Frequency: 108 Hz
Note: A2 (A4 = 432/440/444 Hz)
Wavelength: 2.7759e+15 nm
Energy: 4.4665e-13 eV
Frequency: 1.618033 Hz
Notes: G#-4/Ab-4 (A4 = 432/440/444 Hz)
Wavelength: 1.8528e+17 nm
Energy: 6.6916e-15 eV
I would like to make sure everyone understands that this is experimental. I am not entirely certain of what the implications of synchronizing our brainwaves to the Golden Ratio could be. There are some relatively obvious conclusions that could be drawn, but in regards to an extensive scientific explanation, I cannot provide one.
Listening to these audio files will cause your brainwaves to synchronize to the Golden Ratio, and this is the approximate center of the Delta wave spectrum.
Delta waves are the slowest of all and were originally defined as having a frequency range between 0-4 Hz. We experience these waves naturally when we are in the deepest of sleep or meditative states. These waves stimulate healing, regeneration, and healthy neuro-chemistry and as a result are vital in the maintenance of health and psychological well-being.
Delta activity stimulates the production and release of:
– DHEA (dehydroepiandrosterone)
– GABA (gamma-aminobutyric acid)
– HGH (human growth hormone)
– PRL (prolactin)
In addition to the stimulation and production of the hormones and neurotransmitters listed above, it may help to reduce:
Potential benefits of delta waves include:
– improved memory
– improved learning capabilities
– increased creative capabilities
– increased intelligence
– improved mental and emotional health
– improved rest and sleep
– improved focus
– improved concentration
– improved motivation
– improved confidence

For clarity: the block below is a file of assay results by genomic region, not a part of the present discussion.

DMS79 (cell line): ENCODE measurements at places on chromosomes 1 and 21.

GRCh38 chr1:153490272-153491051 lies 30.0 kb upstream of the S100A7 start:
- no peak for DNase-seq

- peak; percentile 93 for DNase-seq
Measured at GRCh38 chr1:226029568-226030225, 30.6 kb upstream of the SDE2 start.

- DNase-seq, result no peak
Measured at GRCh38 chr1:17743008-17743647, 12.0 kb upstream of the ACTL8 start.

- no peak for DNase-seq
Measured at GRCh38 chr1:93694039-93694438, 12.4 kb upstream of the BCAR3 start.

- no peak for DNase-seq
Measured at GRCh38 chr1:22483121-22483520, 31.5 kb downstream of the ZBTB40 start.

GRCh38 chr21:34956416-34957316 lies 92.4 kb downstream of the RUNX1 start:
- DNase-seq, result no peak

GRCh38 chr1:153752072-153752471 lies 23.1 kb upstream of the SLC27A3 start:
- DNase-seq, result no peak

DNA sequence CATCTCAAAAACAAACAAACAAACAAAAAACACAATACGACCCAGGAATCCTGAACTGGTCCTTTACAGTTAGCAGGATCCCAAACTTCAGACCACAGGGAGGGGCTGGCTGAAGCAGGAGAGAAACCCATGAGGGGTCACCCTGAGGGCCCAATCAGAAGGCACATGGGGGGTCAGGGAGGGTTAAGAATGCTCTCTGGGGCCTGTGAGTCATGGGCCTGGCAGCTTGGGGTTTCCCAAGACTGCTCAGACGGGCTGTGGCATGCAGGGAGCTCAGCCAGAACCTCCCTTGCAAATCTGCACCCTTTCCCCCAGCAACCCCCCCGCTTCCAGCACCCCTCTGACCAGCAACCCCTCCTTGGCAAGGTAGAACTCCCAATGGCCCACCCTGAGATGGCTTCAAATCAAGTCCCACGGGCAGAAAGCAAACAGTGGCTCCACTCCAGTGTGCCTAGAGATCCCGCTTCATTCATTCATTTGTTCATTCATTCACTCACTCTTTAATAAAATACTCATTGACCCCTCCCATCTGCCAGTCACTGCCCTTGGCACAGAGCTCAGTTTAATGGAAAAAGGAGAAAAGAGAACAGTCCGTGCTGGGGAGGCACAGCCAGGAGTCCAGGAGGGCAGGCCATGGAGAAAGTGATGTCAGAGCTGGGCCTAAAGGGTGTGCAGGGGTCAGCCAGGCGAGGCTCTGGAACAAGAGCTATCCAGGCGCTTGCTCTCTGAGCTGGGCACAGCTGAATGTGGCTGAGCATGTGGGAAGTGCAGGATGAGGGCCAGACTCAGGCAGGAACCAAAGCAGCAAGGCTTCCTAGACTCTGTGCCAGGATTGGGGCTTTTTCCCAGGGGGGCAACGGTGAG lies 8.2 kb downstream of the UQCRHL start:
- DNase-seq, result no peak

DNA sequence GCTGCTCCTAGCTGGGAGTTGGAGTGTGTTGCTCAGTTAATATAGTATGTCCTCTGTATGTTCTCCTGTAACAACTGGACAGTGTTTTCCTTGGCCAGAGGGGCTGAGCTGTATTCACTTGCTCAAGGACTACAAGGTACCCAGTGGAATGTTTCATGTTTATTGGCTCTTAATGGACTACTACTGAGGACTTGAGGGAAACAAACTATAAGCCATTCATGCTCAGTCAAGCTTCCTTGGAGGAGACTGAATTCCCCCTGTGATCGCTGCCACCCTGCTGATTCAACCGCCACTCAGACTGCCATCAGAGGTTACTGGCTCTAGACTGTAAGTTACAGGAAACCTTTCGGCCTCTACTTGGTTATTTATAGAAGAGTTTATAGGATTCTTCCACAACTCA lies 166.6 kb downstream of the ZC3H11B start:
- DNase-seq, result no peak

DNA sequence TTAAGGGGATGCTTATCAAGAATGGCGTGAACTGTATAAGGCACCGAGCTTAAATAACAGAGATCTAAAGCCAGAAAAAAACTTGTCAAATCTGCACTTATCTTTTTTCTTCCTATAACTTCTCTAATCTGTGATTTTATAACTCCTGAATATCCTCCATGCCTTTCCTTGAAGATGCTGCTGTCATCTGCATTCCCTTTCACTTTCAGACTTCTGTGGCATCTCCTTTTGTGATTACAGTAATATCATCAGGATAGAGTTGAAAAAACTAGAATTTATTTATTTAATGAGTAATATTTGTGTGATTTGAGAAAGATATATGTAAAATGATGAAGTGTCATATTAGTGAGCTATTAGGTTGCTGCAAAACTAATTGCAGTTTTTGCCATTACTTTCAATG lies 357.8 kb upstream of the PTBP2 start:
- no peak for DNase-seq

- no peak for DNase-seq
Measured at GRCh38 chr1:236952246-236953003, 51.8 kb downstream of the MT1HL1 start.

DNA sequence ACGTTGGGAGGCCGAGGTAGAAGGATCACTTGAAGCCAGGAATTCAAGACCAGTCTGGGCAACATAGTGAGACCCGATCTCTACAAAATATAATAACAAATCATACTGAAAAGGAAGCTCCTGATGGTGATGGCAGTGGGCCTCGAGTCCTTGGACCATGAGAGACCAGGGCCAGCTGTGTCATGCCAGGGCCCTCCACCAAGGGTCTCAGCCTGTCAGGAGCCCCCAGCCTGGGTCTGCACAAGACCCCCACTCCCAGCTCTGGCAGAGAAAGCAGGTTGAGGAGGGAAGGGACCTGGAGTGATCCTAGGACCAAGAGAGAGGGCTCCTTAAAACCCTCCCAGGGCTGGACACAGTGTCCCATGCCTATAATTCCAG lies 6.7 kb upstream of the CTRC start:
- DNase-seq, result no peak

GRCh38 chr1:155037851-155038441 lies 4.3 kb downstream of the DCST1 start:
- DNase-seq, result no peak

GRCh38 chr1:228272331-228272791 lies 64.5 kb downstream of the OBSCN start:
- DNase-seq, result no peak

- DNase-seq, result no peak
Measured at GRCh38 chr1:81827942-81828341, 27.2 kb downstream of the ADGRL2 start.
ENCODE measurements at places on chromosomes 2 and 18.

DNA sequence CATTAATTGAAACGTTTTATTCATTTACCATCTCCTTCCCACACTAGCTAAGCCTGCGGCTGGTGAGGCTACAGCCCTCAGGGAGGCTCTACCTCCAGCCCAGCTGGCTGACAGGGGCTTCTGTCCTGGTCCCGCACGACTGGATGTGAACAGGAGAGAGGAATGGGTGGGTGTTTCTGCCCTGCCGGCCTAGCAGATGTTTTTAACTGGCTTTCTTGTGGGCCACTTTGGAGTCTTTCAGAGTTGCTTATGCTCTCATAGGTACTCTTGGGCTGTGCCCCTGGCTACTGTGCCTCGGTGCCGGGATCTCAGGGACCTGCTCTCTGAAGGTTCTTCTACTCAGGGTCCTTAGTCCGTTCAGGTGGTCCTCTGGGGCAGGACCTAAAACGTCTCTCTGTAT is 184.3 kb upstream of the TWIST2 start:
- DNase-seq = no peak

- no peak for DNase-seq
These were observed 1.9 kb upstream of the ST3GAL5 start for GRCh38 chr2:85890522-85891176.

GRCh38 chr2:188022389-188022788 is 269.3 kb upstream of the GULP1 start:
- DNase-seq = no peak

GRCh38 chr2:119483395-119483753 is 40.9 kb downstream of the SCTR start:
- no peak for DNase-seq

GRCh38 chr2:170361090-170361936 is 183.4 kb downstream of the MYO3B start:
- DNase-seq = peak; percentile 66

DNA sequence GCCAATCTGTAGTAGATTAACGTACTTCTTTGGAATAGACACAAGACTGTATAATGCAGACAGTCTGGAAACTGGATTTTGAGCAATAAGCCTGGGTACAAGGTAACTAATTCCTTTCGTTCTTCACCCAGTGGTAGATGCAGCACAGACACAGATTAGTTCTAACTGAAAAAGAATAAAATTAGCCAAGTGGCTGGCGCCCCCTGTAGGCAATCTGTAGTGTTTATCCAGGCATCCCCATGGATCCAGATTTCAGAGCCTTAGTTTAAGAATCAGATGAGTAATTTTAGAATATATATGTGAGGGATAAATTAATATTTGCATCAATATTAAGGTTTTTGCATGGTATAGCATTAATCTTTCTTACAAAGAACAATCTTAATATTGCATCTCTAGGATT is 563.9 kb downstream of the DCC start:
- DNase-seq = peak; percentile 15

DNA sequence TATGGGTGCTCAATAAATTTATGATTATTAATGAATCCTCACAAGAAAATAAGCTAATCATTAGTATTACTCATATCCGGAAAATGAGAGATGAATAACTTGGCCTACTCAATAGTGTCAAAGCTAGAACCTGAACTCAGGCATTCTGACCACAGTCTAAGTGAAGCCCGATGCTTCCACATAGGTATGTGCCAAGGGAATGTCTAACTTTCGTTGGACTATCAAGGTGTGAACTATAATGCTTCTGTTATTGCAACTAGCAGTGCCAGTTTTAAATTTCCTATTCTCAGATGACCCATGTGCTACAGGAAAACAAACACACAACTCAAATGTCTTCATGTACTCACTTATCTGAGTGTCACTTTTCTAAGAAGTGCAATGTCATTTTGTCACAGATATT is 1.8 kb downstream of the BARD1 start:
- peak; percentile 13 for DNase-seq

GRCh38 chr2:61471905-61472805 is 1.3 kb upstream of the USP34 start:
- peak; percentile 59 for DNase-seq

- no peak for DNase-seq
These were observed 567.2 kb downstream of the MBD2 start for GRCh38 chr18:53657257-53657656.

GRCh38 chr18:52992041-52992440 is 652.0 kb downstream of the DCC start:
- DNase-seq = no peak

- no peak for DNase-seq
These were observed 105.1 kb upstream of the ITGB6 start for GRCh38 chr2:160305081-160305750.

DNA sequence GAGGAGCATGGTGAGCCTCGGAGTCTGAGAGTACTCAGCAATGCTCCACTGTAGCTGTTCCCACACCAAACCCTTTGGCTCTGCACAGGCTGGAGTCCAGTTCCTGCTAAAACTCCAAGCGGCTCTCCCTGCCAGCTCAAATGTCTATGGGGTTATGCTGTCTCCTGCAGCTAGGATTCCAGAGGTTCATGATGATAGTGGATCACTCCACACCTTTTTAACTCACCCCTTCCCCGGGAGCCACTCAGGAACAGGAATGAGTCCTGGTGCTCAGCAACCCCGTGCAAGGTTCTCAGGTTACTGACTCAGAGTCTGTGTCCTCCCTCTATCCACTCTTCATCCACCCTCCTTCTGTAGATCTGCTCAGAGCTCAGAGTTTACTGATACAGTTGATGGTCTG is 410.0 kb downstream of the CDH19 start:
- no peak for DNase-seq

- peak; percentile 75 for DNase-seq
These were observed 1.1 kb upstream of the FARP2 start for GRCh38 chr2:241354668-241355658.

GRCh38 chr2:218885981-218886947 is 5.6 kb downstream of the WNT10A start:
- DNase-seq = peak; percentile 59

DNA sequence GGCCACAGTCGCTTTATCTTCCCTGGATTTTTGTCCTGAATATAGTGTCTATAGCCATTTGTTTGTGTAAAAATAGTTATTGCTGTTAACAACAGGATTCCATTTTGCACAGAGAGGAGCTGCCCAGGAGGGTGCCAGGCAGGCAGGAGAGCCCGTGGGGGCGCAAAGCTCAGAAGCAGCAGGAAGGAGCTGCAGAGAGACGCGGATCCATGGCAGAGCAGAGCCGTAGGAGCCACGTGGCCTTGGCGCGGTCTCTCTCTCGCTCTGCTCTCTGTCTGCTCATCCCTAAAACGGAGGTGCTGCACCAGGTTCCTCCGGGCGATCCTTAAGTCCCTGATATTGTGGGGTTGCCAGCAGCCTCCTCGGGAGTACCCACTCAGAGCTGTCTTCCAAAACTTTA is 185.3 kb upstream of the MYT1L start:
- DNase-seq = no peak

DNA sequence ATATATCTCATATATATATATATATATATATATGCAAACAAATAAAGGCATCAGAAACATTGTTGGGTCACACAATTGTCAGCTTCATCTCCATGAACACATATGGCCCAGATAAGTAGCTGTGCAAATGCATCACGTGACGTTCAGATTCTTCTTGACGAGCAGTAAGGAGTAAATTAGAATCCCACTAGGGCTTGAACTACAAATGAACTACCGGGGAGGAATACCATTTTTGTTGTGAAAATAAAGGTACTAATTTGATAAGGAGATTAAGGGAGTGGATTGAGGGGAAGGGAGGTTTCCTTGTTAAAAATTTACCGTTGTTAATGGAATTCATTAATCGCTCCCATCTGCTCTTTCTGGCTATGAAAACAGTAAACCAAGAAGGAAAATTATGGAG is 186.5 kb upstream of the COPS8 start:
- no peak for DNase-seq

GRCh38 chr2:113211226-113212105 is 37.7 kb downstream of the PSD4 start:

– deeper meditation
– improved psycho-motor performance and mood
– reduced stress
– reduced anxiety
– dramatic personality changes
– purported to aid in the formation of declarative and explicit memory formation
The carrier frequencies are the sine waves used as the method to create the binaural effect. The particular frequencies used in the Golden Ratio series have been chosen for the following reasons:
– Many available audio devices can accurately resonate them
– They are comfortable to listen to for extended periods of time
– They fall within close range of other frequencies that have been used in scientific research which documented positive results
It is necessary to experience all brain wave states, and not to over-use any specific range. If brainwaves are not diversified, it could lead to adverse effects until balance has been reached.
According to a recent brainwave entrainment study by a previous president of the American Board of Anti-Aging Medicine, Dr. Vincent Giampapa, M.D.:
Electrical fluctuations in the brain were increased and as a result changed it’s structure. This caused the brain to reorganize itself to function at a more complex level. New neural pathways were created, which improves the communication between different areas of the brain. These new pathways stimulate new connections, and this results in new ways to think, and new ideas. As the structure of the brain is reorganized, so is it’s perception.
Some more information on Phi:
Phi is most commonly known as the Golden Ratio. It is the 21st letter of the Greek alphabet and is transliterated as ”fi”. It is a recursive geometric algorithm that appears to be the prominent mathematical ratio that is intelligently used to design many organisms. It is commonly expressed and recognized numerically as 1.618033…
Phi is everywhere, it is fundamental to nature and the development of multi-cellular organisms. Examples of Phi in nature include (but is not limited to):
– Animal life: DNA, reproductive dynamics, sensory organs, bodies and it’s appendages
– Plant life: seeds, leaves, flower petals, branches, pine cones
– Cosmic systems: weather phenomena, our solar system, spiral galaxies
– Art: architecture, music, many visual works
Headphones are definitely recommended, but not required.
Unfortunately, I couldn’t fit all of my resources into this description, due to it’s low character capacity.
Resources and reading material:
– Engel AK, Singer W (2001). “Temporal binding and the neural correlates of sensory awareness”. Trends in Cognitive Sciences. 5 (1): 16–25. doi:10.1016/S1364-6613(00)01568-0. PMID 11164732.